philanthropy_janfeb2016_featured

TELL ME, HAVE YOU HEARD…

The art of conversation has been quite challenging even before the distraction of personal technology came into the fold. Here, our dynamic parenting and relationship expert Dr. Miranda Fernande Walichowski shares tips on how to create sparkling conversation with more depth.

Being a great conversationalist was often the mark of civility, a cherished pleasure, and notably a life-enhancing skill. The art of conversation has been revered throughout the ages. Memorable conversationalists to study and emulate are some of my favorites: Sir Juana Inez De La Cruz, Jonathan Swift, Sir Isaiah Berlin, Virginia Woolf, Gertrude Stein, Octavio Paz, and many others.

Lately, conversation may seem like it is becoming a lost art. Cultural observationists like Henry David Thoreau found that conversations that lacked depth and were so intolerable that in 1845, he moved to Walden Pond in Concord, Massachusetts. He claimed that he wanted to learn how to live away from constant chatter. I wonder what he would say about all the noise in the world now. At least during his time, the chatter was directed at each other. 

One’s presence is no longer needed for chatter. Chatter happens alone. It happens through a device of our personal technology. Because we never know if anyone is listening to the chatter we produce, we become louder and louder until it is pure cacophony. Everyone is talking, and no one is listening.

PULL UP A CHAIR

Thoreau painted a poignant image by stating, “I had three chairs in my house; one for solitude, two for friendship, three for society. When visitors came in larger and unexpected numbers there was but the third chair for them all, but they economized the room by standing up. It is surprising how many great men and women a small house will contain. I have had twenty-five or thirty souls, with their bodies, at once under my roof, and yet we often parted without being aware that we had come very near to one another.”

These three chairs beautifully represent the pillars of conversation. The first chair, solitude, represents the introspective, internal, quiet conversation with oneself. It is critical conversation required for self-awareness and self-refection. The quality and frequency of this conversation is the foundation for the other two pillars of conversation.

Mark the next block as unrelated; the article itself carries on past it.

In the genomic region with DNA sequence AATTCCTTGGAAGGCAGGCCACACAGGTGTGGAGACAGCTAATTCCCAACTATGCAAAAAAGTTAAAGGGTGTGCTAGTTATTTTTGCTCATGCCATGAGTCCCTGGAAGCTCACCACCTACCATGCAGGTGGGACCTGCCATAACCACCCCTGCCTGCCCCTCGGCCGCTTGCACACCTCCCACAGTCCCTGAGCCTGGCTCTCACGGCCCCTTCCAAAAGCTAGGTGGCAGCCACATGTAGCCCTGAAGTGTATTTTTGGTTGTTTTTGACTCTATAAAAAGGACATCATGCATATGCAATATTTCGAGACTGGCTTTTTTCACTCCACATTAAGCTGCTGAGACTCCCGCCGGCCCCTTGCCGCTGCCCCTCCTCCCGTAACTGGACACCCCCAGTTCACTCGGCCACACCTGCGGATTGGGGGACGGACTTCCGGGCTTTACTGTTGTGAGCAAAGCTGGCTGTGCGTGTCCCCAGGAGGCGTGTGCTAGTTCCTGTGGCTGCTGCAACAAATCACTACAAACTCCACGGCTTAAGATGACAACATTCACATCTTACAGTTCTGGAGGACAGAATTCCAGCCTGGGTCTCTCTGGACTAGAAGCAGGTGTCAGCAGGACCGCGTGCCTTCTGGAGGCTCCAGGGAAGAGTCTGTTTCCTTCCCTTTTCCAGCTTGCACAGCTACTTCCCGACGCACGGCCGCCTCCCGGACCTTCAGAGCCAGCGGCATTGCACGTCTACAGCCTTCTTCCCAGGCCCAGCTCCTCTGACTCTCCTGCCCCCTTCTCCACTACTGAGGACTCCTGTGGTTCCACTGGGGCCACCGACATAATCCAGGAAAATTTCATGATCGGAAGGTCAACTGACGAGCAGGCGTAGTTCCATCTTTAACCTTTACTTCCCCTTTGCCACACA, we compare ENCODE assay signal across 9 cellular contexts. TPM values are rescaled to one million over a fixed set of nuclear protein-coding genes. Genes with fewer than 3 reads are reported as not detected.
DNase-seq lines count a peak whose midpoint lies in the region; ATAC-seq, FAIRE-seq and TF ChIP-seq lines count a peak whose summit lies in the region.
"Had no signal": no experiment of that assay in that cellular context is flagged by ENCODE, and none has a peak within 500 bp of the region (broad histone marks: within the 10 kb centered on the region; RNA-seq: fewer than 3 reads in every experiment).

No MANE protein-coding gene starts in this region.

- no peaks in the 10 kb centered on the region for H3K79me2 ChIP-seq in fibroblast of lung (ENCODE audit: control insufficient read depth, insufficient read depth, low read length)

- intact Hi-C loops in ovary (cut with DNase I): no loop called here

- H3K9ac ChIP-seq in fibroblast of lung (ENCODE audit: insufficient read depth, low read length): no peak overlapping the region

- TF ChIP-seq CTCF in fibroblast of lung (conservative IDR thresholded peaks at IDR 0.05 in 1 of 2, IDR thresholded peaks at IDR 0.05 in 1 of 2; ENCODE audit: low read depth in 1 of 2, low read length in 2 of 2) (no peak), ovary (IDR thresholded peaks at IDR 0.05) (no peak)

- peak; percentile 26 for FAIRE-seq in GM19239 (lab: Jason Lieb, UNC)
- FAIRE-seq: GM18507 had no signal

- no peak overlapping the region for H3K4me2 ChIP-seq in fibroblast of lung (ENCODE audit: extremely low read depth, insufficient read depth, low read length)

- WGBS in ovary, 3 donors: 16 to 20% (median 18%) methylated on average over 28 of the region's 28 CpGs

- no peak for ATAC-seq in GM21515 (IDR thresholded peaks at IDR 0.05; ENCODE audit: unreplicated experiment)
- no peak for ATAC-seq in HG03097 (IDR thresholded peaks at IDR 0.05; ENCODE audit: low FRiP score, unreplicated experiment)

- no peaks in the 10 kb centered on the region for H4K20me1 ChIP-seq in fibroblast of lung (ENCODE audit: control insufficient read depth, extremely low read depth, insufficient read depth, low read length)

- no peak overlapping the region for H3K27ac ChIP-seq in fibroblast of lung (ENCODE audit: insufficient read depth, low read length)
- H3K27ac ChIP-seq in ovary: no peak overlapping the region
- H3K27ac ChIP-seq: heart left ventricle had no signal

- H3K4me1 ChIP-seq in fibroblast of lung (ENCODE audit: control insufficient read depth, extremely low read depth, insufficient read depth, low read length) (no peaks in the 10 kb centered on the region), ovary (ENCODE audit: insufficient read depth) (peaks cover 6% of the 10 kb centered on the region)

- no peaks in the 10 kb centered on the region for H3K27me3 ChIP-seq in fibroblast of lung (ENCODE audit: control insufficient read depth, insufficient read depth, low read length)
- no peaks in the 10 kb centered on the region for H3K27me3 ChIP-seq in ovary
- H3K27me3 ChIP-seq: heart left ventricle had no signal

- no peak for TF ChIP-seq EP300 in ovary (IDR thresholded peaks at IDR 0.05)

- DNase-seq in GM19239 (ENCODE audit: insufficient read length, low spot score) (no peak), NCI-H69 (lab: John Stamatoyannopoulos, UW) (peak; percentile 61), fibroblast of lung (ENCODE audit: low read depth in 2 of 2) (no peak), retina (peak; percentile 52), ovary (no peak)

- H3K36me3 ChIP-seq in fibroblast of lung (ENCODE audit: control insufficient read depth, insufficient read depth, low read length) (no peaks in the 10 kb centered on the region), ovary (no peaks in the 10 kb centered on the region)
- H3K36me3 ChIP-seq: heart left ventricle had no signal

The second chair, friendship, is the chair that fosters intimacy and develops empathy. This is the conversation that combats the malaise of selfishness and loneliness. It is in this chair that teaches us how to give of ourselves to others. It is the chair that develops empathy.

The third chair, the one for society, seems to be the one that most prefer. Many people want the larger platform without having developed the skills required by the first two chairs. This ensues in chatter that is not dialog, not productive, is tainted with insularity, and is disengaging.

How do we course correct? How can we commit to becoming effective conversationalists? The remedy is simple and unsophisticated. We simply put away our cellphones a few times per day for several consecutive minutes. However, this is not as easy as it sounds. It is not hyperbole to say that some individuals would prefer to undergo physical pain rather have to be alone with their thoughts.

CREATE ALONE TIME

A 2014 study from the University of Virginia, lead by Timothy Wilson, revealed that when college students were placed in a room for six to 15 minutes and asked to entertain themselves with only their thoughts, many cheated and used their cellphones or became restless. The study was replicated with other populations of diverse ages, levels of education, income, and varied social media use. They manifested the same intolerance to quiet time.

The researchers were intrigued by the results. They decided to augment the stakes for the participants when it came to spending a few minutes alone. The researchers gave the participants the opportunity to self-administer an electric shock if the time of solitude became adverse. Over 67% of the participants opted for one or several electrical shocks. Merely, limiting the number of times that you reach for your phone during when there is silence, when you are not occupied and instead you allow yourself to delve deep into the recesses of your mind and heart, you will be moving up in the ranks of good conversationalists.

A 2016 study by Misra, Cheng, Genevie, and Yuan titled The iPhone Effect: The quality of in-person social interactions in the response of mobile devices gives us insight into the second thing that we can do. They found that the mere presence of a device during a conversation diminished the quality of the conversation. They found that the presence of a device had a direct impact on the level of empathy that was exercised during an interaction. Unconsciously, individuals know that they cannot count on our undivided attention. They know that in any given moment an alert will ding and they cannot compete with the allure of the notification. Imagine if in your next interaction you said, “let me make sure my phone is off and put away, what you have to say is important to me, and I do not want any interruptions.”

Are you resolved to make 2017 the year of great conversation? If you are make sure that you have gathered three chairs to enhance those efforts.

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